Police brutality, coronavirus on agenda for Oregon lawmakers


SALEM, Ore. (AP) — Oregon lawmakers will be voting on bills, including ones banning police from using chokeholds and mandating rent protections during the coronavirus emergency, during a special session of the Legislature that begins Wednesday.

They’ll be doing so under restricted circumstances in hopes of preventing spread of the coronavirus. The session was to convene, for an undetermined number of days, less than four months after the regular 2020 session ended acrimoniously.

Back then, Republican lawmakers, who are the minority in both the House and Senate, staged a boycott to block a bill aimed at reducing Oregon’s greenhouse gas emissions, preventing a quorum and leaving many other bills to wither and die.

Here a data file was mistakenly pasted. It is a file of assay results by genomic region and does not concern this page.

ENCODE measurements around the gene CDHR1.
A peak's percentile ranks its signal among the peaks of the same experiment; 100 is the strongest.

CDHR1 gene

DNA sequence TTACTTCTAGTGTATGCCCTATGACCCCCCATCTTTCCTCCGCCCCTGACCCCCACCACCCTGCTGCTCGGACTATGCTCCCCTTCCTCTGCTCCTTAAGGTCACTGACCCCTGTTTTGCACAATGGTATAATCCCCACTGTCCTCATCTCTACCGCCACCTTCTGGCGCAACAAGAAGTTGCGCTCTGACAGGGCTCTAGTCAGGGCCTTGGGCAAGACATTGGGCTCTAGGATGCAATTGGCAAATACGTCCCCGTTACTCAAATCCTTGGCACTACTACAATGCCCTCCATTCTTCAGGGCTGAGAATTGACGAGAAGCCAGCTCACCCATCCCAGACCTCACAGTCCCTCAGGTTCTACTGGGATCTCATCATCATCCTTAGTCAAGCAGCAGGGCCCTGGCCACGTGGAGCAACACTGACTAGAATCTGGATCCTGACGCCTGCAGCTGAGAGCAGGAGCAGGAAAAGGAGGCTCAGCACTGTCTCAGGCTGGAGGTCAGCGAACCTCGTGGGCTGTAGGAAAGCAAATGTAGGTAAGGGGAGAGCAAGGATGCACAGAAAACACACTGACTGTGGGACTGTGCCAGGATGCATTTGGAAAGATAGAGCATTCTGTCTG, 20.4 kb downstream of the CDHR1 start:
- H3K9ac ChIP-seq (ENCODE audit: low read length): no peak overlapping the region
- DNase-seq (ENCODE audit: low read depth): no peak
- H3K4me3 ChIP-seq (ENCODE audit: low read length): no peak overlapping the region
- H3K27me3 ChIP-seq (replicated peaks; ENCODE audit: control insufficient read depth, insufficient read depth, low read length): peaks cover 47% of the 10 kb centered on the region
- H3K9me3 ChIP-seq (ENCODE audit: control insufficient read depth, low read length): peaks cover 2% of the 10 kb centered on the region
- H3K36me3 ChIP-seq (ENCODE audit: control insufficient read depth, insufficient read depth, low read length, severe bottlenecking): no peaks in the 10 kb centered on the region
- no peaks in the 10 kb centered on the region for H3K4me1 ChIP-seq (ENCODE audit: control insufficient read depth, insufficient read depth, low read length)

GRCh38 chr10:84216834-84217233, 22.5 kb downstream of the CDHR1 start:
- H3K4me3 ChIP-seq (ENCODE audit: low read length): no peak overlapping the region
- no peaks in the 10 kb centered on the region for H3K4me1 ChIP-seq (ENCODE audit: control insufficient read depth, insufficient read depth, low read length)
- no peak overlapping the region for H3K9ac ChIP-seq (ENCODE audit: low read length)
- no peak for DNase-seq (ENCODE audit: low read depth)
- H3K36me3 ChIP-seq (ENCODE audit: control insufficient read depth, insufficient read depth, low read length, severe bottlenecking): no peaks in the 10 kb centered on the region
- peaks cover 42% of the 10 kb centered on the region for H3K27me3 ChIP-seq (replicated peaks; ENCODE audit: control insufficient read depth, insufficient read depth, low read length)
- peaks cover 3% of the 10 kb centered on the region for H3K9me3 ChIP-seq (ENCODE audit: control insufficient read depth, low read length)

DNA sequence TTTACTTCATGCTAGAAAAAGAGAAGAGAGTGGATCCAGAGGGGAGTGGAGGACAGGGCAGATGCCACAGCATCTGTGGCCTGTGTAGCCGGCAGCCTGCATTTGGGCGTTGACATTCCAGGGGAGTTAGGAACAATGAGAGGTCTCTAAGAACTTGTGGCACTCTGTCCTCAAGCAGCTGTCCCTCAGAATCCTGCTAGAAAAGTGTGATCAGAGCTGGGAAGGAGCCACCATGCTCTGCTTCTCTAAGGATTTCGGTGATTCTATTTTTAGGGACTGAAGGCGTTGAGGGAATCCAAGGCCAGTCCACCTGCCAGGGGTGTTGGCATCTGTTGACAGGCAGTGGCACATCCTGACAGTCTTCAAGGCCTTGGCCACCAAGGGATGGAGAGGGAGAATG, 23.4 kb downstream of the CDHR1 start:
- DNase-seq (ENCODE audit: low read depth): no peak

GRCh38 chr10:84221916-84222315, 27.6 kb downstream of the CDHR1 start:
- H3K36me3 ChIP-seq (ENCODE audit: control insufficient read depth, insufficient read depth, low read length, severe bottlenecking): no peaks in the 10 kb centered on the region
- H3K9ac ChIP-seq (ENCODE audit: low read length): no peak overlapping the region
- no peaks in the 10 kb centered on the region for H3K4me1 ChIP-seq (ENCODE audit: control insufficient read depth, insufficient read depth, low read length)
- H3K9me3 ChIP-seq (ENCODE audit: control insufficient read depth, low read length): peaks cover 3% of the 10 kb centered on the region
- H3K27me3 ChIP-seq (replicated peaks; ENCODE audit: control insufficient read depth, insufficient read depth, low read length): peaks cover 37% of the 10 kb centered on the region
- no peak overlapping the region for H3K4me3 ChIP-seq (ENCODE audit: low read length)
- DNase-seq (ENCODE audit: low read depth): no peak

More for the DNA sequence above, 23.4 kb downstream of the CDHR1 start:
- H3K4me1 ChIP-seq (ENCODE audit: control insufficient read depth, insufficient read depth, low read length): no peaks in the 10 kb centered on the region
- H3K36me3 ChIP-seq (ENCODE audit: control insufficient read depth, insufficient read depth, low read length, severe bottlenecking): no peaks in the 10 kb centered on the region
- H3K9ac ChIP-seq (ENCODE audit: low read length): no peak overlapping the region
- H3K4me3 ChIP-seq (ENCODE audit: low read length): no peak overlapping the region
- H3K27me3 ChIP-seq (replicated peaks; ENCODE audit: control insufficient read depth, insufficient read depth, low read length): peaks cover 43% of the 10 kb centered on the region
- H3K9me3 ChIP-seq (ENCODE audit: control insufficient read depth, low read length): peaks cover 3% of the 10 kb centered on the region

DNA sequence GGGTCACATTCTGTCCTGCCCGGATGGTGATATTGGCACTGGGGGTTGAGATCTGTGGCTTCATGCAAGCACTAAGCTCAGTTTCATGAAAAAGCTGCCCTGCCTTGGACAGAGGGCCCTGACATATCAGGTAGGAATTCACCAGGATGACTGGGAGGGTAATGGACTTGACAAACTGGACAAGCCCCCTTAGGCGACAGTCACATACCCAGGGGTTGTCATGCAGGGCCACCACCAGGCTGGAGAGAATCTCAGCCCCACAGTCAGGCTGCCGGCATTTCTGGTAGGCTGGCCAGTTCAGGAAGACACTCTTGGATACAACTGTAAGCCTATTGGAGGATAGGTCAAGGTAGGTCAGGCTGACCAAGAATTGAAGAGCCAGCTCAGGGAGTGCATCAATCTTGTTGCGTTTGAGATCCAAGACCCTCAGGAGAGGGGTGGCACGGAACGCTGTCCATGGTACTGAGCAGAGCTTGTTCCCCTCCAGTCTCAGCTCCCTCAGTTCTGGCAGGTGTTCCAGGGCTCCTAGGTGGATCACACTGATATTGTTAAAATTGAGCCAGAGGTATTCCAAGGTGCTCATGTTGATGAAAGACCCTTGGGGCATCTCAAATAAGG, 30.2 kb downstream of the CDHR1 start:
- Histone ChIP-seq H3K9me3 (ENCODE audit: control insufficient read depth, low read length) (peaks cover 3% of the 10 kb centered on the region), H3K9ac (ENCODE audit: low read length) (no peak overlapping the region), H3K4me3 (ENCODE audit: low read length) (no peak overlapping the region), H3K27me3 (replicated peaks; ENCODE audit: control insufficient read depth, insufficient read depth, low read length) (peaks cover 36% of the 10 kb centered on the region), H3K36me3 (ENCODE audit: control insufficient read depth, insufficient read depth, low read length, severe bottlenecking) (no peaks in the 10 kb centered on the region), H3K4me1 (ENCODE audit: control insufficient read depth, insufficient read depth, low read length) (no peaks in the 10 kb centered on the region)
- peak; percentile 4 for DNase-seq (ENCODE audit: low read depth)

This time, lawmakers are meeting mainly to consider issues — the pandemic and police brutality — that have moved to the forefront, in both Oregon and the rest of the nation, since the regular session imploded on March 5.

One draft measure says law enforcement officers “may not use force that limits ability of person to breathe, including but not limited to choke holds.”

Other proposals would create a statewide online database of discipline records for officers, prevent an arbitrator from reducing punishments for officers, ban the use of tear gas on protesters and allow the state attorney general to investigate and prosecute when officers kill or seriously injure a person.


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